Keep your eyes on the Congressional proposal to increase taxes on partnerships commonly used by private-equity and hedge-fund firms. Legislators are positioning the increase as a way to ensure fairness by making the rich moguls of Wall Street pay more taxes. But because the proposal would also tax real estate partnerships, industry advocates say it could also quash the entrepreneurial spirit that drives the real estate industry.
In late June, U.S. Rep. Sander Levin (D-MI) introduced a bill that would treat income received by partners for performingmanagement services as ordinary income.
Current rules allow certain partnership profits, called carried interest, to be taxed at the capital gains rate of 15%. Under the proposal, carried interest would be taxed as ordinary income, increasing the rate to as much as 35%.
To understand what's at stake, think of a basic real estate partnership and its general partner who's responsible for managing the partnership for the benefit of all the limited partners. Usually, the general partner is compensated with both fees and a share of the partnership profits. Those profits are typically “carried” with the partnership until the partnership property is sold.
In the proposed legislation, the tax rate on the profits carried with the partnership would increase from the current 15% rate to whatever rate the general partner's ordinary income is taxed. And that could be the maximum rate of 35%.
Industry advocates, however, say carried interest should be taxed at the lower rate to reward general partners for their risk-taking. “This issue is really about entrepreneurship,” says Steve Renna, senior vice president and counsel of the Real Estate Roundtable, a trade group in Washington, D.C.
“General partners take risks, and people who take risks to employ capital and develop it into a productive asset won't do that unless the returns are worth the risks,” continues Renna. “The Levin bills says you can be an entrepreneur, but you're going to get taxed at ordinary income rates because we see you as a service provider. The bottom line is, what's the impact of that on entrepreneurs?”
Real threat or trial balloon?
Real estate groups, private equity firms and hedge funds aren't the only interests voicing opposition to the proposed increase. “We're strongly opposed to the Levin bill because this is the first shot over the bow on capital gains taxes,” says Ashley Miller, a tax lobbyist for the U.S. Chamber of Commerce.
Whether the proposed tax increase is truly a threat or just a trial balloon isn't clear. Levin described it as a way to “raise questions” about the proper tax treatment for carried interest income.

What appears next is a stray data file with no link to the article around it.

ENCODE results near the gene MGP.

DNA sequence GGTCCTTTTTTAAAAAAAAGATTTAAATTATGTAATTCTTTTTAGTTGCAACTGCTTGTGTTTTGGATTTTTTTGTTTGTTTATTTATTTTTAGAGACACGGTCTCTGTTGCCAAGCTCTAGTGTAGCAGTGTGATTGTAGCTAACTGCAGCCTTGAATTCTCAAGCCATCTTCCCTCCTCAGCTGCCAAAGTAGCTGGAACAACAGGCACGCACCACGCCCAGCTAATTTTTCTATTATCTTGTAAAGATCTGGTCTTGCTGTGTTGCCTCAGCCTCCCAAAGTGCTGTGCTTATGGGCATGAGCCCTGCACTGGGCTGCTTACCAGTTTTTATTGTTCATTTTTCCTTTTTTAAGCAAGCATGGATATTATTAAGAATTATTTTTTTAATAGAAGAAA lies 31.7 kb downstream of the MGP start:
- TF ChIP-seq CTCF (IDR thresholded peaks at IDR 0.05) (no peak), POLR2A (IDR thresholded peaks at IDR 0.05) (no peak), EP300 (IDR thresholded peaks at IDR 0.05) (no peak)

The communications director for the House Ways and Means Committee, Matthew Beck, also paints the bill as a conversation starter. “It's a foundation for discussion on how to construct a fair and equitable tax code,” Beck says. “We're interested in the discussion that'll take place.”
That hedging hasn't placated real estate advocates. “I think it's very serious,” says Renna of the Real Estate Roundtable. “Congressman Levin describes this bill as an idea we need to explore in Congress, so call it a trial balloon, but sometimes trial balloons gain a little altitude.”
“We look at everything as a possibility,” agrees Mary Trupo, spokesperson for theAssociation of Realtors in Washington, D.C. “It could turn out to be the quickest bill ever passed in the history of Congress.”
‘Clumsy’ fix to real problem
There are signs, however, that may not happen. Though the U.S. SenateCommittee held a hearing on the proposal on July 31, a hearing in the House that was also scheduled for late July was postponed until September.
“Legislators realized this was moving way too fast and needed to be slowed down,” says Trupo. “We believe Congress stepping back and taking more time to explore the issue is a positive for the real estate industry.”
But Renna says sometimes a delay is just a delay. “The House Ways and Means Committee postponed its hearings, but it's adamant about having them. “I take no comfort that the hearings got pushed off.”
That means Renna will continue to fight the legislation, though he admits that protecting real estate partnerships when they're yoked to ostentatiously wealthy Wall Street dealmakers makes his job more challenging.
“This isn't about kittens and puppies,” Renna concludes. “Private equity and hedge funds have an image problem. Some have chosen to display their wealth in very extravagant ways. That's drawn the attention of lawmakers. A legitimate issue is being raised, but Congress isn't proposing taxing an industry but a component of partnership that's used by many different industries. It's handling this issue in a very clumsy way and using a not very well-reasoned approach.”
G.M. Filisko is a reporter and attorney based in email@example.com writes regularly on legal and real estate issues. She can be contacted at